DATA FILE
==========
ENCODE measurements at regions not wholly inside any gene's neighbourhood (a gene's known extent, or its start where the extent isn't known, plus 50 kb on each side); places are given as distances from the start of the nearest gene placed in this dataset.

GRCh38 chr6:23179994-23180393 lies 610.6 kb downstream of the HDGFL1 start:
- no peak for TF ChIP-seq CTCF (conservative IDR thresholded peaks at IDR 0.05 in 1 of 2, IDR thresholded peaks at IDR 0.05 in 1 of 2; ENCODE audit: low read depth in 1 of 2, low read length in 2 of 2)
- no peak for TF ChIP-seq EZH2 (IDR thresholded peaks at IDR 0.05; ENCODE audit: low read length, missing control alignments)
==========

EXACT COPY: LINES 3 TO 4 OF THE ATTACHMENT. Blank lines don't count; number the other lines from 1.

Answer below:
- no peak for TF ChIP-seq CTCF (conservative IDR thresholded peaks at IDR 0.05 in 1 of 2, IDR thresholded peaks at IDR 0.05 in 1 of 2; ENCODE audit: low read depth in 1 of 2, low read length in 2 of 2)
- no peak for TF ChIP-seq EZH2 (IDR thresholded peaks at IDR 0.05; ENCODE audit: low read length, missing control alignments)